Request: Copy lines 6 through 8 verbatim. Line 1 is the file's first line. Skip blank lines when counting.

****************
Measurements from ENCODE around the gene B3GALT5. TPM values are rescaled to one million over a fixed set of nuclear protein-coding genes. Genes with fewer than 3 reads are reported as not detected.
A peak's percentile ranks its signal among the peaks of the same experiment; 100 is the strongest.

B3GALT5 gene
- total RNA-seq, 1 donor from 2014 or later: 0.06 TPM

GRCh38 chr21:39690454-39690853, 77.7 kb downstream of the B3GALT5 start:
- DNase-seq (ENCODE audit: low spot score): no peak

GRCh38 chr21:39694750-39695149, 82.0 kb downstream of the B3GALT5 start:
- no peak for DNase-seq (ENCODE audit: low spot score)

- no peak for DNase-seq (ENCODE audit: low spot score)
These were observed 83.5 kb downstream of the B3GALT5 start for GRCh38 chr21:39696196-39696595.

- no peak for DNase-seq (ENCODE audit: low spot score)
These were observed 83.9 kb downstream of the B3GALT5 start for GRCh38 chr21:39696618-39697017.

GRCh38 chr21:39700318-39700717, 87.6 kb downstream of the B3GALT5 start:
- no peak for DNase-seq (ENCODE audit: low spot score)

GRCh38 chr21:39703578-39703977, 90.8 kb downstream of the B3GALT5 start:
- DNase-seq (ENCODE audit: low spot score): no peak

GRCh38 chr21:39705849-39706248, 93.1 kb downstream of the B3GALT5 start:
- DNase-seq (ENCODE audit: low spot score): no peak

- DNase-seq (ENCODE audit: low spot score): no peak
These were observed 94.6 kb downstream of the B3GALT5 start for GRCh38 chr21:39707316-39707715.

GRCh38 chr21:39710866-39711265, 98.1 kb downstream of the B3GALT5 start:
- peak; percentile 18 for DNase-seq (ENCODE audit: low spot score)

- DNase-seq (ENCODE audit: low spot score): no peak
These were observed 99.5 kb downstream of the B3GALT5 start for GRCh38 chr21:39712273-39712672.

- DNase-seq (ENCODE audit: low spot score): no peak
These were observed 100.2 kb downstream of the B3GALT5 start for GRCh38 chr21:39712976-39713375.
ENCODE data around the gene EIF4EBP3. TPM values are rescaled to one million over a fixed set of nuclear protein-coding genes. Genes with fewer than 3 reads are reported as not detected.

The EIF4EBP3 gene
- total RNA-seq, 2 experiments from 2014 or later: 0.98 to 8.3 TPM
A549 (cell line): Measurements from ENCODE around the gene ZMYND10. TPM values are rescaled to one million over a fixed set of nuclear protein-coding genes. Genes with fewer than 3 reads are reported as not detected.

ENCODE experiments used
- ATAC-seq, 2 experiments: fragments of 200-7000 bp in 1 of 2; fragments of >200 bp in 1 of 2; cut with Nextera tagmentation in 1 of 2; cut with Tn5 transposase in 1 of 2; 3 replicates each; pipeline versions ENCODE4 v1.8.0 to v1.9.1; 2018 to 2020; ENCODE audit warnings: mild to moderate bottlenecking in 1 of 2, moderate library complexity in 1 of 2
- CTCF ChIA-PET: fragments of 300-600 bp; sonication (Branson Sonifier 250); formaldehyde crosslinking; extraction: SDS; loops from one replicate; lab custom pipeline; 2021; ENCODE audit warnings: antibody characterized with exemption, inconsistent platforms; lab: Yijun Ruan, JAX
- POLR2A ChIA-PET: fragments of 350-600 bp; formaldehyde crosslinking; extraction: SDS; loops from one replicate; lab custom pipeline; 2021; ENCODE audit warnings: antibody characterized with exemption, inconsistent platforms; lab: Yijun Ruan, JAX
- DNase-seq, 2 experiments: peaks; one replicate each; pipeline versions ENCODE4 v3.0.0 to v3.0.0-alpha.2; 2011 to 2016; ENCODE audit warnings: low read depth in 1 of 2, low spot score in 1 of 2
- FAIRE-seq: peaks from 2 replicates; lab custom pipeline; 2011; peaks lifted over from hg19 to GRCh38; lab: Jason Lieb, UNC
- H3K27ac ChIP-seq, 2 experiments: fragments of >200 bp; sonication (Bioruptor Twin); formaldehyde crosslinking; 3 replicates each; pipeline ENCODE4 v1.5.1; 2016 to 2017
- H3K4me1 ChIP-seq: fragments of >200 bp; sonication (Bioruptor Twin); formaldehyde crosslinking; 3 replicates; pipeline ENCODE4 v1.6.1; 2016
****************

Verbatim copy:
- DNase-seq (ENCODE audit: low spot score): no peak

GRCh38 chr21:39694750-39695149, 82.0 kb downstream of the B3GALT5 start:
- no peak for DNase-seq (ENCODE audit: low spot score)